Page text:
The Champdoce Mystery eBook

Émile Gaboriau
This eBook from the Gutenberg Project consists of approximately 300 pages of information about The Champdoce Mystery.

“Now,” cried Lecoq, “I see it all clearly.  Aha, they want to force young Gandelu to disappear with Rose, do they?”

Beneath his gold-rimmed spectacles his eyes flashed fiercely.  He seemed to be occupied in drawing out his plan of campaign.

“From this moment,” said he, “be at ease.  In another month Mademoiselle de Mussidan shall be your wife; this I promise you, and the promises of Lecoq are never broken.”

He paused for an instant, as though to collect his thoughts, and then continued,—­

“I can answer for all, except for your life.  So many are interested in your disappearance from this world, that every effort will be made to get rid of you.  Do not cease your caution for an instant.  Never eat twice running at the same restaurant, throw away food that has the slightest strange taste.  Avoid crowds in the street; do not get into a cab; never lean from a window before ascertaining that its supports are solid; in a word, fear and suspect everything.”

For a moment longer Lecoq detained the young artist.

“Tell me,” said he, “have you the mark of a wound on your shoulder or arm?”

“I have, sir; the scar of a very severe scald.”

“I thought so; yes, I was almost certain of it,” said Lecoq thoughtfully; and as he conducted the young man to the door, he took leave of him with the same words that Mascarin had often used to Paul,—­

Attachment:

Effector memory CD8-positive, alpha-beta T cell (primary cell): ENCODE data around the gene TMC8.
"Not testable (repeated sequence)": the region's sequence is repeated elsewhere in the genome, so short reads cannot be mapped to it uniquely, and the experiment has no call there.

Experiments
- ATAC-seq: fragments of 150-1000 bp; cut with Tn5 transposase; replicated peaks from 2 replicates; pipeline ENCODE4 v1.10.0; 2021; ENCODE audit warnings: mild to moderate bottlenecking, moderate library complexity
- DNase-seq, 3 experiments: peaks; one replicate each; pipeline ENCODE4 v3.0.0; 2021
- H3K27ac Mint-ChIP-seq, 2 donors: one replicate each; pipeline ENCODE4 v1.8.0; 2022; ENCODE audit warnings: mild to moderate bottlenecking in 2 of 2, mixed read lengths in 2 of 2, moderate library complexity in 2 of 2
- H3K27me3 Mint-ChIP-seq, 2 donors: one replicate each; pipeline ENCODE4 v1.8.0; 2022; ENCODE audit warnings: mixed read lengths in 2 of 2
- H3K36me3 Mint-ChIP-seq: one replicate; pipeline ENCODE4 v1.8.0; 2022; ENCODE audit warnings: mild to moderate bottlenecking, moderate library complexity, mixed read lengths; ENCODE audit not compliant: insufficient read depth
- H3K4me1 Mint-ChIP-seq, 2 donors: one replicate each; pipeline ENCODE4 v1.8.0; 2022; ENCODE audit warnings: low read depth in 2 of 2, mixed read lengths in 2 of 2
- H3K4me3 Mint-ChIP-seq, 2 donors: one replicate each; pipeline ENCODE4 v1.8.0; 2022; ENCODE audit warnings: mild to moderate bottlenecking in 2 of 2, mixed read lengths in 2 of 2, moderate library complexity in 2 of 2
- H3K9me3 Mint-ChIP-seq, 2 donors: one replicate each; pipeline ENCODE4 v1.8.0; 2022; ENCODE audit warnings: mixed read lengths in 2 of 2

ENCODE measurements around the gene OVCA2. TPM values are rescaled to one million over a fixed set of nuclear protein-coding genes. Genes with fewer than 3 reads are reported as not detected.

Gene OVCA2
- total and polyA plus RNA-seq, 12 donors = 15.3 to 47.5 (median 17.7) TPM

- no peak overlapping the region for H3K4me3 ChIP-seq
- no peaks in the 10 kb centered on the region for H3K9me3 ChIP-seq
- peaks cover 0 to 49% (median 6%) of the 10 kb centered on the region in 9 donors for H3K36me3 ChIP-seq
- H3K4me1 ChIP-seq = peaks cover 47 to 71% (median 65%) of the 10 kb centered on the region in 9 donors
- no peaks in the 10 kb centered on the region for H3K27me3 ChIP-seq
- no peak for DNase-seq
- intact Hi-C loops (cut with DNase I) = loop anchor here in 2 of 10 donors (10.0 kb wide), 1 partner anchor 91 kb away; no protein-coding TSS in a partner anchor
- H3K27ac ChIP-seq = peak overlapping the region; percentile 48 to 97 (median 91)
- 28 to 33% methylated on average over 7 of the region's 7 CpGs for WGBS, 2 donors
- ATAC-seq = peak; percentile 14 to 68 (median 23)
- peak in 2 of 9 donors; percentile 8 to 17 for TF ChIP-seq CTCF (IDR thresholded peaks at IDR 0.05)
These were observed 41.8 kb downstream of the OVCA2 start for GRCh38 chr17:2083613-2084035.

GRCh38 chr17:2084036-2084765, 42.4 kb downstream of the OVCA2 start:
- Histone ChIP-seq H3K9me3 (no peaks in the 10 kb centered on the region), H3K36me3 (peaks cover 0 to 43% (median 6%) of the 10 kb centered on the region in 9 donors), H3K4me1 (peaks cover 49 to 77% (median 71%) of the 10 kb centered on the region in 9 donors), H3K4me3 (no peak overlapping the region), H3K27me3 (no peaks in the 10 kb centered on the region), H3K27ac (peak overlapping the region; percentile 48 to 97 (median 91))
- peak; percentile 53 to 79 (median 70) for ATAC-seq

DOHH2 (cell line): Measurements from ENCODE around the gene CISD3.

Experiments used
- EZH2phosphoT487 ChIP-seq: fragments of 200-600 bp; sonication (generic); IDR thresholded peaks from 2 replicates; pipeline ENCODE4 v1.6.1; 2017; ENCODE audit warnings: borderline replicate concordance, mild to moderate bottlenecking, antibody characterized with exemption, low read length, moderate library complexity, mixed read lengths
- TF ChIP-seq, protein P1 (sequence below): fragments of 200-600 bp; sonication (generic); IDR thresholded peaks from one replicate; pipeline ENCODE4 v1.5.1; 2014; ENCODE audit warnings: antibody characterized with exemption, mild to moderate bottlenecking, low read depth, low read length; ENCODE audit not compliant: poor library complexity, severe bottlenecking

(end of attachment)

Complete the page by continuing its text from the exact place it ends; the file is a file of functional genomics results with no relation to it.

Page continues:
“Farewell for the present, Duke de Champdoce.”

CHAPTER XXXIII.

THROUGH THE AIR.

At these last words Andre turned round, but the door closed, and he heard the key grate in the lock.  He passed through the outer office, where the superintendent, his two clerks, and his late adversary all seemed to gaze upon him with a glance of admiration and esteem.

He gained the open street.

What did those last words of Lecoq mean?  He was a foundling, it is true; but what foundling has not had lofty aspirations, and felt that, for all he knew, he might be the scion of some noble house.

As soon as Lecoq thought that the coast was clear, he opened the door, and called the agent, Palot.

“My lad,” said the great man, “you saw that young man who went out just now?  He is a noble fellow, full of good feeling and honor.  I look upon him as my friend.”

Palot made a gesture signifying that henceforth his late antagonist was as something sacred in his eyes.

“You will be his shadow,” pursued Lecoq, “and keep near enough to him to rush to his aid at a moment of danger.  That gang, of which Mascarin is the head, want his life.  You are my right-hand man, and I trust him to you.  I have warned him, but youth is rash; and you will scent danger where he would never dream that it lurked.  If there is any peril, dash boldly forward, but endeavor to let no one find out who you are.  If you must speak to him—­but only do so at the last extremity—­whisper my name in his ear, and he will know you have come from me.  Remember, you are answerable for him; but change your face.  La Candele and the others must not recognize in you the wine-shop bully; that would spoil all.  What have you on under that blouse, a commissionaire’s dress?

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The Champdoce Mystery from Project Gutenberg. Public domain.
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